It is impossible not to be aware of the crisis that the opioid epidemic has created in the treatment of chronic pain. While there is no question as to their efficacy, the clinical use of opioids is severely limited due to the rapid development of tolerance, dependence and the production of opioid induced respiratory depression, the major cause of opioid-induced lethality. Research programs are underway nationwide to discover and develop new non-opioid drugs that are effective analgesics without the tolerance and abuse liability ascribed to opioids. Chronic pain is especially difficult to treat due to its complex nature with a variety of different etiologies. For example, chronic pain may be produced by injury, surgery, neuropathy, the inflammation produced by arthritis or by certain drugs such as cancer chemotherapeutics. For these reasons, better management and control of chronic pain continues to be a serious need in medical practice.
Data from both preclinical and clinical studies are consistent with the idea that GABAergic neurotransmission is an important regulatory mechanism for the control of pain. Gabapentin (Neurontin®) and pregabalin (Lyrica®), two commonly used drugs for the treatment of chronic pain, are believed to produce their analgesic effects by enhancing GABAergic neurotransmission. However, although they have received FDA approval, the clinical results have not been overwhelming. In a published review of 37 clinical trials with a total of 5,914 patients experiencing neuropathic pain, there was no difference in the percentage of patients experiencing pain reduction of greater than 50% when comparing gabapentin to placebo. The most common side effects produced by gabapentin were sedation, dizziness and problems walking. It is uncertain whether greater efficacy was not observed because of poor intrinsic pharmacological efficacy or insufficient dosages due to dose limiting side effects.
An alternate approach to enhancing GABAergic neurotransmission is the use of GABAA PAMs. This approach has been under- utilized because of the general lack of efficacy of the BDZ PAMs due to dose limiting side effects. However, a strong case for the potential value of subtype selective GABAA PAMs for the treatment of pain can be made. First, GABAA receptor regulated pathways are integral to pain processing with α2/3 containing GABAA receptor subtypes present on nerve pathways modulating pain sensation and perception. Second, we believe that the analgesic properties of BDZs may be masked by concurrent activation of other GABAA receptor subtypes that mediate the side effects. Diazepam has been reported to produce maximal analgesia in rodents if the side effects are attenuated by GABAA subtype genetic manipulation. Third, KRM-II-81 and predecessor GABAkines made by Dr. Cook, which selectively amplify GABAA receptor subtype signaling, are effective in pain models in rodents at doses much lower than those producing motor side effects.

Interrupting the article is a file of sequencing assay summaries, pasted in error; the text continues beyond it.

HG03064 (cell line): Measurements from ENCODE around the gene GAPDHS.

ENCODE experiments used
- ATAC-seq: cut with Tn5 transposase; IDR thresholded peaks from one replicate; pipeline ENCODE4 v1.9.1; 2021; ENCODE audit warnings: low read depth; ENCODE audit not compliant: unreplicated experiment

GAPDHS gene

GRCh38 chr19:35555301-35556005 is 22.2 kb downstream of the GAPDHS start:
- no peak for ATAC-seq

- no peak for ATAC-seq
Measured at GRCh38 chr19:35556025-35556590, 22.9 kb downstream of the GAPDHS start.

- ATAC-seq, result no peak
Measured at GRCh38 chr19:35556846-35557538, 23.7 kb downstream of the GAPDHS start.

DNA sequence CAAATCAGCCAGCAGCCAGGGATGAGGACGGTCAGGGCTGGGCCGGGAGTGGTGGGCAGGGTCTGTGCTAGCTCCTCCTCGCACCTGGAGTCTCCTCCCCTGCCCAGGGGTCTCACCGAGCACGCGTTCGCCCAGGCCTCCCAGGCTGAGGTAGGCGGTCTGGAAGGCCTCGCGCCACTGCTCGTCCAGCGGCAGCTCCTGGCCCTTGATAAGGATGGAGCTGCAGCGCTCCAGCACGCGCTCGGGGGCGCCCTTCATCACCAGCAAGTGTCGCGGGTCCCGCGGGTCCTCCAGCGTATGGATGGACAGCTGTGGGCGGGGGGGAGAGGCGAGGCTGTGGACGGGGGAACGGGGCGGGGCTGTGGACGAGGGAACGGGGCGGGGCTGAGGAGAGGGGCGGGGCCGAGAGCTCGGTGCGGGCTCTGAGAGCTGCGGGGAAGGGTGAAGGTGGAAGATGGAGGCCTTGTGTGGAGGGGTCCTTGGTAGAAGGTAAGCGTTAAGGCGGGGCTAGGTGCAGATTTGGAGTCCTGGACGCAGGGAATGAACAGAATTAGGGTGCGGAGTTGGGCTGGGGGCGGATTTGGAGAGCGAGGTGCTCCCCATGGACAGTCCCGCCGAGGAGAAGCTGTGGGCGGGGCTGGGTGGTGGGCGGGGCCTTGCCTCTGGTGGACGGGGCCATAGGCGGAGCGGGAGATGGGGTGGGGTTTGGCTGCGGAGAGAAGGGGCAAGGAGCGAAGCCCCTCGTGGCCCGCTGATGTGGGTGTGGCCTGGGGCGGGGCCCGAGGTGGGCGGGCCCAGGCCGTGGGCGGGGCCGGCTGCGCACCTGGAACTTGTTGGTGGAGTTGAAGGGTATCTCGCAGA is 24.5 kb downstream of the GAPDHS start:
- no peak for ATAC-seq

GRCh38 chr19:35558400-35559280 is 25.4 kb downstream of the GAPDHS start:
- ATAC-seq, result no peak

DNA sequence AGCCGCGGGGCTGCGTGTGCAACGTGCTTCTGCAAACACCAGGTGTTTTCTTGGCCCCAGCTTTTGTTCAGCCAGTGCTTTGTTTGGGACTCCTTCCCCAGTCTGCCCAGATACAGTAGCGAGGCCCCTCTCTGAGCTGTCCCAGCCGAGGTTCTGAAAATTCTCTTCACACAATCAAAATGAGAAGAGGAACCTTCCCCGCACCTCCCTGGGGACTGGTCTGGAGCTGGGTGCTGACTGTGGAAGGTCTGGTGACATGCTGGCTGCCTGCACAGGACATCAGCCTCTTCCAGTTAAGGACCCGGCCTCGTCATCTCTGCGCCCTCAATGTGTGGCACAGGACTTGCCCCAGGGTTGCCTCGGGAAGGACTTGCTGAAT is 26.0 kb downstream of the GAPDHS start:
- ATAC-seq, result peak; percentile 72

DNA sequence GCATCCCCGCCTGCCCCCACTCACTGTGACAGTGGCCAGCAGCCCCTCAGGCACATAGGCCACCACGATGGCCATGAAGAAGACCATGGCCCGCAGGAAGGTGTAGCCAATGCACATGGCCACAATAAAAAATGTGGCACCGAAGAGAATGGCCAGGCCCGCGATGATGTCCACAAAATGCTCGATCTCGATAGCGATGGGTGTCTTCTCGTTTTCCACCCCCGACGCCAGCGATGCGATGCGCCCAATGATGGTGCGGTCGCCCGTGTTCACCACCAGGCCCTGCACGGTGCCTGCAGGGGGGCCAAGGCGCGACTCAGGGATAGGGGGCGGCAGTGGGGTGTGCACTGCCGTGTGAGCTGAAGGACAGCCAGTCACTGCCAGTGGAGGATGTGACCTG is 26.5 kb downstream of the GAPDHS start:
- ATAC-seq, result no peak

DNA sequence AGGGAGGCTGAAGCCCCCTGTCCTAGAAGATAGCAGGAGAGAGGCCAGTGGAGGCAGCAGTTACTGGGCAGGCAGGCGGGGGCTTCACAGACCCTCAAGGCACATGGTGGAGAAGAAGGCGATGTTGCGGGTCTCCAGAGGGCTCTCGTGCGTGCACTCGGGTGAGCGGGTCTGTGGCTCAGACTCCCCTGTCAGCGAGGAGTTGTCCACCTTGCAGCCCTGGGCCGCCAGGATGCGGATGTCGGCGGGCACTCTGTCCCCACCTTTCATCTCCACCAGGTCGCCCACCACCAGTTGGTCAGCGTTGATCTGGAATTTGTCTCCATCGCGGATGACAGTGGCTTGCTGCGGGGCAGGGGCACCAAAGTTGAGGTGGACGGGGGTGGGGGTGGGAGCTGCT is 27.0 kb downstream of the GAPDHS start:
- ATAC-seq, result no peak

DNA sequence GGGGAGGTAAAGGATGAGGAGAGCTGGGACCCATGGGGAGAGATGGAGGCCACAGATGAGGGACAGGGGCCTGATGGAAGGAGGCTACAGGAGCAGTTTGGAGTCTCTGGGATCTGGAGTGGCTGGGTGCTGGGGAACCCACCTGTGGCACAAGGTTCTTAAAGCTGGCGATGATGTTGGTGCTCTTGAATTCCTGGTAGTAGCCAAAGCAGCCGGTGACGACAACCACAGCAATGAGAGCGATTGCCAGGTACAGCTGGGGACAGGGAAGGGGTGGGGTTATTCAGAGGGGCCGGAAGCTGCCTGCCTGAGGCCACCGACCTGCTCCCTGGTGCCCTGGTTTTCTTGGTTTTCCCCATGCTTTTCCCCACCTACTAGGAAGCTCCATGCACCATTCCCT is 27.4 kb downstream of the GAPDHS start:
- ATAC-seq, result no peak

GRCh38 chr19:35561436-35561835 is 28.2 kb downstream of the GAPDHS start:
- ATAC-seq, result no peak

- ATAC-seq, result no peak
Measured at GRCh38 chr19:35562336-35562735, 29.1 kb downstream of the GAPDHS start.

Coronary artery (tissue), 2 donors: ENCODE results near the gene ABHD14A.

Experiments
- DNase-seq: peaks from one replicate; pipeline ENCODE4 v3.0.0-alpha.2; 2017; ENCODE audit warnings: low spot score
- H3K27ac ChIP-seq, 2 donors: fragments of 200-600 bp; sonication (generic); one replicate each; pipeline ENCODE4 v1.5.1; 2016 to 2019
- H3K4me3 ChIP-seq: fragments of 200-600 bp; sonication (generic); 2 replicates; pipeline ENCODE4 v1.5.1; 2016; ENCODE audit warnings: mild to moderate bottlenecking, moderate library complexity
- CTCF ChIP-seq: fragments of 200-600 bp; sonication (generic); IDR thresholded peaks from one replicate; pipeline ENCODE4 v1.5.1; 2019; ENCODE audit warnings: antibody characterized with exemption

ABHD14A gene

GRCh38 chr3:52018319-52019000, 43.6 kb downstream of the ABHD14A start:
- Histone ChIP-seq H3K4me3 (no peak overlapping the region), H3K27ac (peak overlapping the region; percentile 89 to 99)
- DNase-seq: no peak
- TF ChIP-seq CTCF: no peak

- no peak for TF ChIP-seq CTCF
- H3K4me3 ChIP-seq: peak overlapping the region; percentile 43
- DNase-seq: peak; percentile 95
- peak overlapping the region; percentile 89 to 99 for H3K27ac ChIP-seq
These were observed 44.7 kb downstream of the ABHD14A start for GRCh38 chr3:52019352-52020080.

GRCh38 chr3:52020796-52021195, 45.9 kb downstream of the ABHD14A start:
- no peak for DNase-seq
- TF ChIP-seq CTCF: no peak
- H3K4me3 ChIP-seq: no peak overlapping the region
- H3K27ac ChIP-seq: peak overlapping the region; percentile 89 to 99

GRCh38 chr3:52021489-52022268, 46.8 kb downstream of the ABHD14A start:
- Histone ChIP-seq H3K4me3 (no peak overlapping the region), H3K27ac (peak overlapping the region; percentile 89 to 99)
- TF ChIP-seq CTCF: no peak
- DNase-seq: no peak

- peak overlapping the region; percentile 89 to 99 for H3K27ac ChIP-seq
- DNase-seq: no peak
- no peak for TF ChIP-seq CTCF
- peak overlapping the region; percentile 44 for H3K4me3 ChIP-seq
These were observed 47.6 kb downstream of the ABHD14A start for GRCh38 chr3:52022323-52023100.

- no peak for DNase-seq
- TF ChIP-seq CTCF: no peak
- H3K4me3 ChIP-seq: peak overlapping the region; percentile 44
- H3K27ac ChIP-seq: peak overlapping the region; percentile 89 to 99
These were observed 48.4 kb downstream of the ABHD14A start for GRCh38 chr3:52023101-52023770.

In a number of laboratory procedures and animal studies, KRM-II-81 has been shown to selectively bind to and enhance GABAergic neurotransmission at α2/3 containing GABAA receptor subtypes. Sub-chronic dosing for 22 days with KRM-II-81 and the structural analogue, MP-III- 80, demonstrated enduring analgesic efficacy without tolerance development. In contrast, tolerance developed to the analgesic effects of gabapentin. At a dose that produces maximal analgesic effect in an inflammatory chronic pain model, KRM-II-81 does not substitute for the BDZ midazolam in a drug discrimination assay, suggesting a reduced abuse liability. Furthermore, KRM-II-81 did not produce the respiratory depression observed with alprazolam, a major problem with BDZs leading to emergency room visits and overdose.
We believe that the ability to attenuate both acute and chronic pain combined with a greatly reduced side effect profile, a lack of tolerance and a reduced abuse potential makes KRM-II-81 a promising clinical lead and a potential advance in pain therapeutics. Results from preliminary chemistry, metabolism and pharmacokinetic studies support its further development.